Commercial property deals in North on hold over Brexit uncertainty

Investment volume levels in North fall to five-year low, industry research shows

 British prime minister Theresa May delivering a speech about Brexit in Belfast on Tuesday. Photograph:  Aidan Crawley/EPA

British prime minister Theresa May delivering a speech about Brexit in Belfast on Tuesday. Photograph: Aidan Crawley/EPA


Major commercial property deals in Northern Ireland are on hold as both buyers and sellers delay decisions because of Theresa May’s decision to reopen negotiations on the backstop arrangements, latest industry research shows.

Although the British prime minister stressed during her visit to Belfast on Tuesday that she would ensure there was “no return to a hard border between Northern Ireland and Ireland” the level of uncertainty surrounding Brexit has heightened “investor caution” in the North, according to one industry expert.

Martin McCloy, director of capital markets at commercial property agency, Lambert Smith Hampton (LSH), said the “challenging political environment has undoubtedly had a negative effect on investment activity over the past two years”.

According to the LSH latest Investment Transactions Northern Ireland Bulletin investment volume levels in the North during 2018 dipped to their lowest levels since 2013.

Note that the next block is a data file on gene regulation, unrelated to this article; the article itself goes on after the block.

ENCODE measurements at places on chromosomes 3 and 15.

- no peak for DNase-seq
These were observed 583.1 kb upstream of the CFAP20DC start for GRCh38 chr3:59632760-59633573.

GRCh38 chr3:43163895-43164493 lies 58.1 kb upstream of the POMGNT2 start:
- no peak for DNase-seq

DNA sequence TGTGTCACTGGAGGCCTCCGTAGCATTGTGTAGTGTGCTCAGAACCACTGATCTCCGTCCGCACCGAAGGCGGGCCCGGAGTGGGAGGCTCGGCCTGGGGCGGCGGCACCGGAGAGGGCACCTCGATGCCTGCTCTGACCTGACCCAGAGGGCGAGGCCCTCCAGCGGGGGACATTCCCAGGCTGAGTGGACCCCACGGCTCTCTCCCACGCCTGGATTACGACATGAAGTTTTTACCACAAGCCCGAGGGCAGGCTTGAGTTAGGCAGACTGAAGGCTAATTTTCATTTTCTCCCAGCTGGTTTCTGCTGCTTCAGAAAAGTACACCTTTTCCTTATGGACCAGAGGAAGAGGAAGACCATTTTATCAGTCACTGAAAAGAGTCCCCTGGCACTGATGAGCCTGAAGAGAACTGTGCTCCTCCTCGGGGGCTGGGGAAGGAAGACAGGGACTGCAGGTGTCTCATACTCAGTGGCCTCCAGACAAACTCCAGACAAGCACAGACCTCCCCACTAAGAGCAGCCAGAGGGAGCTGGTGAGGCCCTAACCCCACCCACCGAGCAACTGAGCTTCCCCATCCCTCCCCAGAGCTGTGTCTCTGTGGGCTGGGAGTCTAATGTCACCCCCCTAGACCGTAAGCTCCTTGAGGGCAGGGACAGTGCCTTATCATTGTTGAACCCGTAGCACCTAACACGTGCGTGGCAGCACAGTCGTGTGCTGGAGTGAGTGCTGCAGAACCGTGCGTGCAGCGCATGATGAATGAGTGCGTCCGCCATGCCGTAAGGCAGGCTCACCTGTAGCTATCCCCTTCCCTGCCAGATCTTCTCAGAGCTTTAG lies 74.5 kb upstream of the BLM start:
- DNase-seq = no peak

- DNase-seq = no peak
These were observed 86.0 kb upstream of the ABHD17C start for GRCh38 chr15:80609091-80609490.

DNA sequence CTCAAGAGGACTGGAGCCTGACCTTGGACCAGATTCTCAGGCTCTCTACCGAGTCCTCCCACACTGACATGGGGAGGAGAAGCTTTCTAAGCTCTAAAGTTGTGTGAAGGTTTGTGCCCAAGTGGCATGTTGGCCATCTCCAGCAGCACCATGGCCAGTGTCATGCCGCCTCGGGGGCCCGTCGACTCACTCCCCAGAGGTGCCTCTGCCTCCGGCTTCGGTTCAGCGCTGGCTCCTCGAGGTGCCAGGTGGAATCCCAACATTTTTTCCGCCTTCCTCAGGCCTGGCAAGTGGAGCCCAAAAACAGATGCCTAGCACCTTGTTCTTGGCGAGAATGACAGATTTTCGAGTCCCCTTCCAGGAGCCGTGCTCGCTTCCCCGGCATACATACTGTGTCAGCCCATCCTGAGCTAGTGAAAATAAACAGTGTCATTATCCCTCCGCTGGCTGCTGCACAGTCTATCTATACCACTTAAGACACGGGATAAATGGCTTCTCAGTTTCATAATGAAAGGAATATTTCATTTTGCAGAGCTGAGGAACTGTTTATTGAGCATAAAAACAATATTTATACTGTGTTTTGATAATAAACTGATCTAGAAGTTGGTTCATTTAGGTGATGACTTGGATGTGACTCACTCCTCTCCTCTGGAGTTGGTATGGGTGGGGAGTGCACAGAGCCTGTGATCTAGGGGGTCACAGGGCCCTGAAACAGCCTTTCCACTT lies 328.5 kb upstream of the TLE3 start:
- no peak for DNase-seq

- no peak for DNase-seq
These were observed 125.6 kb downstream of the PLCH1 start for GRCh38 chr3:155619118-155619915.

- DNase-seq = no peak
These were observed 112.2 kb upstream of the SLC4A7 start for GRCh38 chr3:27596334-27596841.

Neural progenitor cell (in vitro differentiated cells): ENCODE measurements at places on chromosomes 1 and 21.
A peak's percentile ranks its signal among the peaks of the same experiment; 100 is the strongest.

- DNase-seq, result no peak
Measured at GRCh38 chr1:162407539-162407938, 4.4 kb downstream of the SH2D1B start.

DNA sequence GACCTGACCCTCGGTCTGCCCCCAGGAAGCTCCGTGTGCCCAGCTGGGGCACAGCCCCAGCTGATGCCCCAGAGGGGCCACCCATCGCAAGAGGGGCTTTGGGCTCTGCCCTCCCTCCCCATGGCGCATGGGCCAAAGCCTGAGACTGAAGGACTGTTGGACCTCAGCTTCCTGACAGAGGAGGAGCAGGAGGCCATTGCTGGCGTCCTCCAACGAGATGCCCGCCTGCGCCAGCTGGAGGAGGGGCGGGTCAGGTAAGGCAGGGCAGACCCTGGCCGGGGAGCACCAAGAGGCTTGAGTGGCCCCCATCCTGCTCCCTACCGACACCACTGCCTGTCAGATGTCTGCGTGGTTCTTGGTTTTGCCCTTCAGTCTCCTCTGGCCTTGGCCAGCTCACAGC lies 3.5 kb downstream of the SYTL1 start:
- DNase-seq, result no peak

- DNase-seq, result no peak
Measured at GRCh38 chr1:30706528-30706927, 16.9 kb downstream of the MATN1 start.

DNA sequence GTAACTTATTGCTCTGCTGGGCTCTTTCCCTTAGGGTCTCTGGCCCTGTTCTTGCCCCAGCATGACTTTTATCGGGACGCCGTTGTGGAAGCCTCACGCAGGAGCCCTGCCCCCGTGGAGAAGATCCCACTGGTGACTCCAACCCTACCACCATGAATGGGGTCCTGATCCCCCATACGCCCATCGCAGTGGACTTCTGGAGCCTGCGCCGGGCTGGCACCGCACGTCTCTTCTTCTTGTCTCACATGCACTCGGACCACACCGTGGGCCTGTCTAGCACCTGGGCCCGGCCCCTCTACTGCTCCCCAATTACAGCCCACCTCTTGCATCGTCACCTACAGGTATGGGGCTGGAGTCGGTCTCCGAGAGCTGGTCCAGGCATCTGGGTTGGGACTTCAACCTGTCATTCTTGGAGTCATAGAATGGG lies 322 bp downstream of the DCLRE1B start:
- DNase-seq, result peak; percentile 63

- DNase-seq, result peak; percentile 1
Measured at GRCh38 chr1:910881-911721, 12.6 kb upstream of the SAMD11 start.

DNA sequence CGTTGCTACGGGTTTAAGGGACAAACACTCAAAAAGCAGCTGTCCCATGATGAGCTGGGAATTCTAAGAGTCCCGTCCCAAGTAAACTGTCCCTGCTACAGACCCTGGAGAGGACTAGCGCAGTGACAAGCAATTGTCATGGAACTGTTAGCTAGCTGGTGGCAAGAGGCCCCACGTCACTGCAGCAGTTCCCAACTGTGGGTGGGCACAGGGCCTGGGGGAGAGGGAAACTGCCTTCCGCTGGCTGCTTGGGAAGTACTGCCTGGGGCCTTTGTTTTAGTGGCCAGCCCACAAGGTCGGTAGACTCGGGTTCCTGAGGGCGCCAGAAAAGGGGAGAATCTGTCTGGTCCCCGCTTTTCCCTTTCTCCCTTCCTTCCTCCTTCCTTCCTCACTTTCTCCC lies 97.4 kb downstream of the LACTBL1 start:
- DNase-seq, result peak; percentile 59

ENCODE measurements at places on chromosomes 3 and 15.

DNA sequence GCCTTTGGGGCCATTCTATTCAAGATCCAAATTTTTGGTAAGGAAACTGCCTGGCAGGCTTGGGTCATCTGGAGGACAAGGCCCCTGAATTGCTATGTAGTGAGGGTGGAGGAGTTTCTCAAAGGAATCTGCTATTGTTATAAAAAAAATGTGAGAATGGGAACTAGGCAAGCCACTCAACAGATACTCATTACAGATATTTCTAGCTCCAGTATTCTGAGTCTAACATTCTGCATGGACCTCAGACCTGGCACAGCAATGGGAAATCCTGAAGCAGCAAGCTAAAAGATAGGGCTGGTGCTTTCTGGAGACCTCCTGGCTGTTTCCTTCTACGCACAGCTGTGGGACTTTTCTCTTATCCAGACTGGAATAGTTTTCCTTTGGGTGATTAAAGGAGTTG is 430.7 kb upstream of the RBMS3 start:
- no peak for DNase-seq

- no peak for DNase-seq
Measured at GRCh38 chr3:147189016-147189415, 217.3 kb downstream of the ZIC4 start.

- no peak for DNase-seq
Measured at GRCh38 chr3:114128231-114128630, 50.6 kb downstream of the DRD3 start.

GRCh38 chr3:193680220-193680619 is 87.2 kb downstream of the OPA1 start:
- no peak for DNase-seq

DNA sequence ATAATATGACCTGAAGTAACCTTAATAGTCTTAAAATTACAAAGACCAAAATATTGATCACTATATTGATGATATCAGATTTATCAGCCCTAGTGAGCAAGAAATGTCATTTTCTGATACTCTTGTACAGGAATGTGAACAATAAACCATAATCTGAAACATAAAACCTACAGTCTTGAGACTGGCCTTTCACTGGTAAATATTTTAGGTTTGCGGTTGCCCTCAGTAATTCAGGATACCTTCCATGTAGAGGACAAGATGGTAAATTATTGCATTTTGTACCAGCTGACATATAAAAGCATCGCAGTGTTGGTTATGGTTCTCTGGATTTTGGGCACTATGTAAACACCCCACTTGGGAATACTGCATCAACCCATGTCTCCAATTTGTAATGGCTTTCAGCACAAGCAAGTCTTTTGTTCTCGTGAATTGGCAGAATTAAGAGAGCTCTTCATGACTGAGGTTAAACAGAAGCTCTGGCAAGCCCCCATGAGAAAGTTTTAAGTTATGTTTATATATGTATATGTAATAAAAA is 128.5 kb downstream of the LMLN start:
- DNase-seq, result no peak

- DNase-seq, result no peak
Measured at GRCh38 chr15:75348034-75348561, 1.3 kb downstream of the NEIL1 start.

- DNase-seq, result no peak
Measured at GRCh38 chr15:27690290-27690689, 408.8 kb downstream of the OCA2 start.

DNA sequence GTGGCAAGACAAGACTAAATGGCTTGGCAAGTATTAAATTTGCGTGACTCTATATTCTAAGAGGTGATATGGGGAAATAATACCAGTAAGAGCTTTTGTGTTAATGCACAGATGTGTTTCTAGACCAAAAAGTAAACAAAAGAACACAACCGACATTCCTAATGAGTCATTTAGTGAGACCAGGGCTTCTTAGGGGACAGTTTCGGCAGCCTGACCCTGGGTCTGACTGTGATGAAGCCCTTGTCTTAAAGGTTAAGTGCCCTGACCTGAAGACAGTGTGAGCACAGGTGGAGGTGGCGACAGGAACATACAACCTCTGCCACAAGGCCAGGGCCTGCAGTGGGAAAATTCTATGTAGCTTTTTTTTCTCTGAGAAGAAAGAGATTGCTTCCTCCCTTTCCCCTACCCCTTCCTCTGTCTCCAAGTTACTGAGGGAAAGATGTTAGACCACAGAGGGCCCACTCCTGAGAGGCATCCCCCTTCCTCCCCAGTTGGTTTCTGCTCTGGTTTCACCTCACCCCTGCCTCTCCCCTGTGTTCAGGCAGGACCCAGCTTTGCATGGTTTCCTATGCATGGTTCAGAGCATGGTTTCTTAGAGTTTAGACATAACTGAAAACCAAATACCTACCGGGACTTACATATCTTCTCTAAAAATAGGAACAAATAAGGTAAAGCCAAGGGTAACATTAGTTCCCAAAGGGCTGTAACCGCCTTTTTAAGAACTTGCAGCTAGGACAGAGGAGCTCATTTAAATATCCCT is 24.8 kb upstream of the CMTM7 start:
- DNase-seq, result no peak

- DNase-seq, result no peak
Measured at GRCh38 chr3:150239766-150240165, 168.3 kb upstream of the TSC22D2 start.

The annual total for 2018 was £176.6 million (€200.3 million) – 48 per cent lower than 2017 and 12 per cent lower than the 10-year average.

Retail deals accounted for nearly half of all commercial property sales last year, one of the biggest transactions was the sale of 40-46 Donegall Place in Belfast which fetched £16.4 million.Lisburn’s Bow Street Mall, which traded for £12.3 million, and Castlebawn Retail Park, which sold for £7.2 million, were also among the retail highlights.

According to LSH office transactions in the North only picked up in the second half of the year with the Metro Building deal at £21.8 million and the Obel 68 sale at £15.2 million among the most prominent.

Private buyers

The commercial property agency said its analysis shows that private Northern Ireland buyers were the most active investors during 2018 in the local market, accounting for a third of all investment deals.

LSH said that car parks, car showrooms, gyms and hotels were also among the most popular “alternative assets” that were acquired by investors last year.

Mr McCloy expects that while the outlook surrounding the UK’s departure from the European Union in March remains unclear it will continue to subdue the local commercial property market.

“The usual trend of a quiet first quarter is likely to be exacerbated in 2019 by Theresa May’s plans to reopen negotiation on the Irish backstop and the fast-approaching deadline for the UK to leave the EU in March. Both buyers and sellers are delaying decisions until there is clarity on the withdrawal agreement or on no agreement, as the case may be,” he said.